Gaining Committment

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Gaining commitment may be one of the most challenging activities or skill in the current business world. We think it is challenging mostly because people don’t always understand what it actually means and how to get to it. Gaining commitment is too often associated to the “hard close” or “tying down” of clients.

While a number of people would love to find a turn key solution, an easily applicable and reproducible recipe, gaining commitment depends on the quality of the interaction between individuals and groups. It is intimately dependent on the value that commitments will bring to the people making them.

What is commitment?

It is an agreement to take action between at least two parties (people or groups) based on the fulfillment of both parties needs. In other words, I for example, will agree to commit to an action if I believe that what I engage into will help me fulfill a need (or needs) I have and consequently bring value to my life or my work.

What do we need to get to a commitment?

When salespeople, managers, trainers and account executives are asked that question as the customer, this is basically what many of them say is needed for them be committed.

There has to be a clear knowledge/understanding that the planned actions are advantageous and will fulfill a need or bring added value. I will never commit to do something that does not bring a benefit.

So how is it that many sales managers and executives are asking their salespeople to “hard sell” or “close the deal”?

Normally, a commitment is made between and by two parties. They both engage in doing something. We need to understand that if one party sees value (here the salesperson sees value in convincing a customer to purchase a product) but the other does not, a commitment to take action that satisfies both parties is very unlikely. In sales, it is often the case. It comes from the salesperson wanting something for themselves that has not yet a clear value for their counterpart, the customer.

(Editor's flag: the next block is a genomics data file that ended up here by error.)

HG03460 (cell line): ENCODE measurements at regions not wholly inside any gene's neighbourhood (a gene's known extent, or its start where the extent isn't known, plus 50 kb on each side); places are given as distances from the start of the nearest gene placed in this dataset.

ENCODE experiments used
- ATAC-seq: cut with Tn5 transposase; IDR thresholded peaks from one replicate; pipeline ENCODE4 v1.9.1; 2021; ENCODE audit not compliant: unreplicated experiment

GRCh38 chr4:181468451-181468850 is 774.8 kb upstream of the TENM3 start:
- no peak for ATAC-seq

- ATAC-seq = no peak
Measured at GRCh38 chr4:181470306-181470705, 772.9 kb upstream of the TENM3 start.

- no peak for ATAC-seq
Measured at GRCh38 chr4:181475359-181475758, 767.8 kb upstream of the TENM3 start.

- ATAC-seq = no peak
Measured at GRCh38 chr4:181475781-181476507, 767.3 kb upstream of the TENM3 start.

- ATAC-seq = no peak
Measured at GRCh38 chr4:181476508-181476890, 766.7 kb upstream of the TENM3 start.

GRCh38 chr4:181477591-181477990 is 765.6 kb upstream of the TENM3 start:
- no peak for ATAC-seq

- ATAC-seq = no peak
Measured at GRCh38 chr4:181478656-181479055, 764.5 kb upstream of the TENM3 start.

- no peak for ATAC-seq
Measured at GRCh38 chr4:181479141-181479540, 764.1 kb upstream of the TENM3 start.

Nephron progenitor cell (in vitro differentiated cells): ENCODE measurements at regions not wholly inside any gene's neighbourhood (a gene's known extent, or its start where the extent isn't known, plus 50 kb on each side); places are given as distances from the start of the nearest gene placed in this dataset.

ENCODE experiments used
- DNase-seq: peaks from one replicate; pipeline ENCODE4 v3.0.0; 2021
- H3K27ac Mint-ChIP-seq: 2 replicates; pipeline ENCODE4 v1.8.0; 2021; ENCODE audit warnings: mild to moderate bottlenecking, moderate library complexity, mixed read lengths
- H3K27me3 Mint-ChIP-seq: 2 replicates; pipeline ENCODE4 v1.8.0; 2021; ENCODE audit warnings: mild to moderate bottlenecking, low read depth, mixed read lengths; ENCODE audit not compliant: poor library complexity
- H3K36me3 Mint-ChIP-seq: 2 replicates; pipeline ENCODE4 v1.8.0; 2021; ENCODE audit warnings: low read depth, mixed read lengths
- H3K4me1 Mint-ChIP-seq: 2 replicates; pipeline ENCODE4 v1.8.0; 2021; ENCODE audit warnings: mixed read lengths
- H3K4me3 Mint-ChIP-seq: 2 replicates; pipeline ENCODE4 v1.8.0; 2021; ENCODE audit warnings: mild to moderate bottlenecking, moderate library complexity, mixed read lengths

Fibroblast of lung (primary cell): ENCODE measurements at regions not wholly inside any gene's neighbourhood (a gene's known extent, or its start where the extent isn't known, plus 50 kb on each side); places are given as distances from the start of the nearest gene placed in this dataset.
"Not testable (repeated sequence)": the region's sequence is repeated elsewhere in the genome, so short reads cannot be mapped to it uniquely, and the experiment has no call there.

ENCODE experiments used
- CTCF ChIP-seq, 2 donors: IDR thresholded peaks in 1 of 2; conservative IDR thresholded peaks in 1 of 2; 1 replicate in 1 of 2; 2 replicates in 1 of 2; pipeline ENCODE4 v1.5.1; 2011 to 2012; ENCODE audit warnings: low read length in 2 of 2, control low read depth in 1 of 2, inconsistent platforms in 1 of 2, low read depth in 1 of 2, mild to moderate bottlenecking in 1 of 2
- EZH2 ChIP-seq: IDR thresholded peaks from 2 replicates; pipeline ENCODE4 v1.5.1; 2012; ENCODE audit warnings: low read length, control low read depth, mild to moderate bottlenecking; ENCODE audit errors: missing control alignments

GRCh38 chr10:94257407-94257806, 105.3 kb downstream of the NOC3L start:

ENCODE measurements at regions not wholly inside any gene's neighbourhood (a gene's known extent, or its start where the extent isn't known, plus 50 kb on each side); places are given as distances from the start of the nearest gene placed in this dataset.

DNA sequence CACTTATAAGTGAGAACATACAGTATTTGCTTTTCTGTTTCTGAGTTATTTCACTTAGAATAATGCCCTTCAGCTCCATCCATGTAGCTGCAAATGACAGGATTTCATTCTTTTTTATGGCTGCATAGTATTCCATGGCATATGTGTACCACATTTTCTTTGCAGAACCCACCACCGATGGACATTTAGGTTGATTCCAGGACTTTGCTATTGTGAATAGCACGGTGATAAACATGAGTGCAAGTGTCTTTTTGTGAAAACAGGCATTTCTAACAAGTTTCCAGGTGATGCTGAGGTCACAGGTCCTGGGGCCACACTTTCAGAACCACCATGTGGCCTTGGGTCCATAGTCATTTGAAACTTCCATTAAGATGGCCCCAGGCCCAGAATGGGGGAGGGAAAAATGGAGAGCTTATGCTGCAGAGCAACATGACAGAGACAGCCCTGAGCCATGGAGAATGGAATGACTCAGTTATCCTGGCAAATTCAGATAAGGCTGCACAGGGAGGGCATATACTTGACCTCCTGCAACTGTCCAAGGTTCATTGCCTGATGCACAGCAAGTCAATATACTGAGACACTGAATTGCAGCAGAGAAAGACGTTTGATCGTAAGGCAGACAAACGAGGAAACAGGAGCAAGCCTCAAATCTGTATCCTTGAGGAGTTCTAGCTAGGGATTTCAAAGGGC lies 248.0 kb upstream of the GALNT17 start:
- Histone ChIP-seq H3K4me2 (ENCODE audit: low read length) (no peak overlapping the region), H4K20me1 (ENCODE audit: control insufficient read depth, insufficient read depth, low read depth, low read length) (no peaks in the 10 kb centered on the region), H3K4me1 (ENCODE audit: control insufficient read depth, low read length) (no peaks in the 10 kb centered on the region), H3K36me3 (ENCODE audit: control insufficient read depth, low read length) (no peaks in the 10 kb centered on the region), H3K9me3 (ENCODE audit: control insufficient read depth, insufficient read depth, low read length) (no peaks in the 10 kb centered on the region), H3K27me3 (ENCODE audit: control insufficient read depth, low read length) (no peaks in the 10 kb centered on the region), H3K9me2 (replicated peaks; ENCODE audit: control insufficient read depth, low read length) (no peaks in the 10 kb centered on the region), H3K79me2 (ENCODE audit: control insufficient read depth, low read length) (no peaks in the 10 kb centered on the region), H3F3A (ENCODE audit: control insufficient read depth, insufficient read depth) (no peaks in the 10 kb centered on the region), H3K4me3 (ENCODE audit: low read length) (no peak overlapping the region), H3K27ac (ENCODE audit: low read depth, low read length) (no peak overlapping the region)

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Does this mean that we sometimes cannot get to a commitment? Not at all. In fact, every interaction should lead to a commitment. We just need to be reasonable with our expectations and realize that a clear understanding of needs on both parts will enable both to commit to some action that will help both in moving toward a valuable solution.

Let’s review what needs to be done, and done with effectiveness, before we can get to a commitment.

Key Components

To get to a commitment one needs to:

1. Clearly identify and understand the needs of others

2. Clearly express their own needs

3. Ensure that critical needs are on the table

4. Ensure that the other understands that we understand their needs

5. Clearly establish that your objective is to take actions that will be in line with the critical need(s)

6. Both agree on a defined action

Key Skills

– How to uncover needs

– Ask questions that help you build a case and follow through on the answers in order to ensure complete understanding

– Listen (paraphrase, eye-contact, posture)

– Engage the individual(s) involved (use silence, repeat, ask to clarify)

– Offer information for their understanding

– Consolidate what both seem to agree upon

The following is an effective exercise to practice these skills. Either with specific case study/short scenarios or with an improvised topic of discussion, have people in groups of 3-4 engage into a discussion and try to find areas of agreement and then gain commitment.

Example of improvised topics:

– Finding 3 key rules for the education of children

– Finding the 3 most important feature a car needs to bring benefits

– What are the 3 things humans need to have in their lives to find balance

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– What 3 actions should be take to effectively fight poverty